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The political realism of Jeremy Bentham

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jats:p Jeremy Bentham is usually seen as an anti-realist political thinker, or a proponent of what Bernard Williams has termed ‘political moralism’. This article questions that prevalent view and suggests instead that there are good grounds for considering Bentham a political realist. Bentham’s political thought has considerable commonalities with that of the sociologist and political realist Max Weber: both agree that politics is a unique domain of human activity defined by its association with power; that consequently, ethical conduct is unavoidably inflected by power in politics; that a commitment to truth in politics can only ever be contingent; and that politics has a set of basic conditions that it would be not only misguided but dangerous to attempt to transcend. Whilst it is often held that Bentham advanced a reductive framework for understanding politics, in fact, his utilitarianism was a far more realistic approach to political ends and means than has generally been acknowledged, and one that contemporary political theory realists would benefit from taking seriously. </jats:p>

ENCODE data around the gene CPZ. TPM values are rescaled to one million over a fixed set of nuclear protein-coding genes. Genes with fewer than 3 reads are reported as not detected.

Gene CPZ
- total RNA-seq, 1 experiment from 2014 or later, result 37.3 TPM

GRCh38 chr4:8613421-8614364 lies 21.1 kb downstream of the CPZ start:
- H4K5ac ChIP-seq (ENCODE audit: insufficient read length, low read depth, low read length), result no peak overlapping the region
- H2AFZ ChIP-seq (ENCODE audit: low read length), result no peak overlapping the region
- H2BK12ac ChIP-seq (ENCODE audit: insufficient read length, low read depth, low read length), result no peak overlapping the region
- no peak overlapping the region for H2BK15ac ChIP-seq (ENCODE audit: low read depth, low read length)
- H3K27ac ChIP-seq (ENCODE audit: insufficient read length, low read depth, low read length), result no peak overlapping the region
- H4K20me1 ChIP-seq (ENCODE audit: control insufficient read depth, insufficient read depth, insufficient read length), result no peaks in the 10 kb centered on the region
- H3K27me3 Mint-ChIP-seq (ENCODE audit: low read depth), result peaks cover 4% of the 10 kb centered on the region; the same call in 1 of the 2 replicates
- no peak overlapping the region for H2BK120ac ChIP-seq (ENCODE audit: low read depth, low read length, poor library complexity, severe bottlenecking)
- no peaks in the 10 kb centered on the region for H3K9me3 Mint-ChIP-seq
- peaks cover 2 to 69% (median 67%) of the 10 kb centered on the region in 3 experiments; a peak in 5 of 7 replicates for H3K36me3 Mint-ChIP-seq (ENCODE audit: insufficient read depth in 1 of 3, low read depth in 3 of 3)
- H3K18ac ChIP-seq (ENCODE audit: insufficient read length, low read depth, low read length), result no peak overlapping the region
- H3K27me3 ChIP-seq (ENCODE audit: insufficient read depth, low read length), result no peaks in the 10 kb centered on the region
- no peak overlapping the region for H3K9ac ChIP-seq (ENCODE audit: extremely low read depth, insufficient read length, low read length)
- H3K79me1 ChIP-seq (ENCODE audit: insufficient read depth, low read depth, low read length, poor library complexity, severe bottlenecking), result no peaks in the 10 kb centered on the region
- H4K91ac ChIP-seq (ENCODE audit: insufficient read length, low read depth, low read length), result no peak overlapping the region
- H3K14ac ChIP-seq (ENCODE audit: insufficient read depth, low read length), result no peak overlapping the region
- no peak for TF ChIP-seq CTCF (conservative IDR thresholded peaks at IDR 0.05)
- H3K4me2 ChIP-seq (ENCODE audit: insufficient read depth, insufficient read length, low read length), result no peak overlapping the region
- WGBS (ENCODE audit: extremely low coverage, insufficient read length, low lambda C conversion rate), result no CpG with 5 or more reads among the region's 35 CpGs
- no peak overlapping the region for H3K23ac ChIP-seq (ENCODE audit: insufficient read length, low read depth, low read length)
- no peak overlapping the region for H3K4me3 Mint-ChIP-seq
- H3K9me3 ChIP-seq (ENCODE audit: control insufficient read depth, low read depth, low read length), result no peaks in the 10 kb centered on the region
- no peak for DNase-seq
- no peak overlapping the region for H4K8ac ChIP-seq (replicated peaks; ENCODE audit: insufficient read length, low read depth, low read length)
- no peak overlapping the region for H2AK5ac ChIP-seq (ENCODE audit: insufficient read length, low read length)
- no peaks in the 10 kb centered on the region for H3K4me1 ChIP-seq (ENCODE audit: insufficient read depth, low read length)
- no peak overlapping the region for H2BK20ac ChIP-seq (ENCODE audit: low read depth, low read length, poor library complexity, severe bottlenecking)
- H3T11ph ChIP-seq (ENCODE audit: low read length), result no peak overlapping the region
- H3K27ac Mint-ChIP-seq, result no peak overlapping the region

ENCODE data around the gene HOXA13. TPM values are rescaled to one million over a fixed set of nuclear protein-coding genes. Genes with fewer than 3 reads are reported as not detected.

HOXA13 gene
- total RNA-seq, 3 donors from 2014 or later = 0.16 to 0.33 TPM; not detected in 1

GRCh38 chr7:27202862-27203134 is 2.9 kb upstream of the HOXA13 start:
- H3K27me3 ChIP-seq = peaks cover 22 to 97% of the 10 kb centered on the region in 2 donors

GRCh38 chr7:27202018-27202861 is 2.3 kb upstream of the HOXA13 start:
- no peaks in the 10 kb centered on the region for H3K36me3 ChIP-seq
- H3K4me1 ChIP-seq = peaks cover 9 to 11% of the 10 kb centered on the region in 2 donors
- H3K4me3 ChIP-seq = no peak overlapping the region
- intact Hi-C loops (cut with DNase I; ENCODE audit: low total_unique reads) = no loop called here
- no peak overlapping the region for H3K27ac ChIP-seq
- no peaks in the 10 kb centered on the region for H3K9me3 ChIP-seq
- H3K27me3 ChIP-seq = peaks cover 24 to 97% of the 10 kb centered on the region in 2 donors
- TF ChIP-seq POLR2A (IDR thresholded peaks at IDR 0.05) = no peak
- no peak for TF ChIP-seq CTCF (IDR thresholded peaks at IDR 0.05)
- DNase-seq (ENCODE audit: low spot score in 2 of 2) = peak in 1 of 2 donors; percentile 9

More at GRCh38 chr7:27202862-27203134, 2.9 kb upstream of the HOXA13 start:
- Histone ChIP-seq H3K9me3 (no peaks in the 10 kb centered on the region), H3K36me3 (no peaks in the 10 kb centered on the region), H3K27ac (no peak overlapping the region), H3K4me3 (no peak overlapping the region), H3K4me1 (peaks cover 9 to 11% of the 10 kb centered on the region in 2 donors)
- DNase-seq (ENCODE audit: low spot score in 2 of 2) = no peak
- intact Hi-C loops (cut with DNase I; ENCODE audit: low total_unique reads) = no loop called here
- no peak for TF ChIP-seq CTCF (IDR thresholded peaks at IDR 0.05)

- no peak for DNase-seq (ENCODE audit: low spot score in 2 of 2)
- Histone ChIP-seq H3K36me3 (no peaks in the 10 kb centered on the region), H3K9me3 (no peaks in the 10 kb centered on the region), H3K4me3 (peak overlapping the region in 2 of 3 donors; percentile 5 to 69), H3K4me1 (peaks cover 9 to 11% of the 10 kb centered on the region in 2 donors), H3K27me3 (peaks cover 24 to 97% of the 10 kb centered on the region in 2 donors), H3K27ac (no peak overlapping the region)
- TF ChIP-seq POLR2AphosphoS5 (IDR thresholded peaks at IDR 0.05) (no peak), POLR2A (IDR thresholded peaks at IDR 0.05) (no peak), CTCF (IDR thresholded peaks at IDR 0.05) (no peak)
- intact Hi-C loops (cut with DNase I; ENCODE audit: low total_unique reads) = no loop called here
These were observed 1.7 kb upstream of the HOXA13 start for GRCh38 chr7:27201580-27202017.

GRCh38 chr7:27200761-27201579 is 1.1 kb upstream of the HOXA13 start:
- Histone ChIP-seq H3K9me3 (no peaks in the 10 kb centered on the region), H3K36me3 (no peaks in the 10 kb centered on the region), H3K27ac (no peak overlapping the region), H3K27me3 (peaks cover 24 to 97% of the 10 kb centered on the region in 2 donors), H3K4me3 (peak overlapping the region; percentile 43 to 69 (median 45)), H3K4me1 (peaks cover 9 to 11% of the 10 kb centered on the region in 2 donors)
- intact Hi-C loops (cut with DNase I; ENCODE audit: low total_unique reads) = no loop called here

Peer reviewed: True


5003 Philosophy, 4408 Political Science, 50 Philosophy and Religious Studies, 44 Human Society

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European Journal of Political Theory

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SAGE Publications
Cambridge Commonwealth, European and International Trust (Vice Chancellor's Scholarship)
Christ's College, University of Cambridge (JH Plumb Scholarship)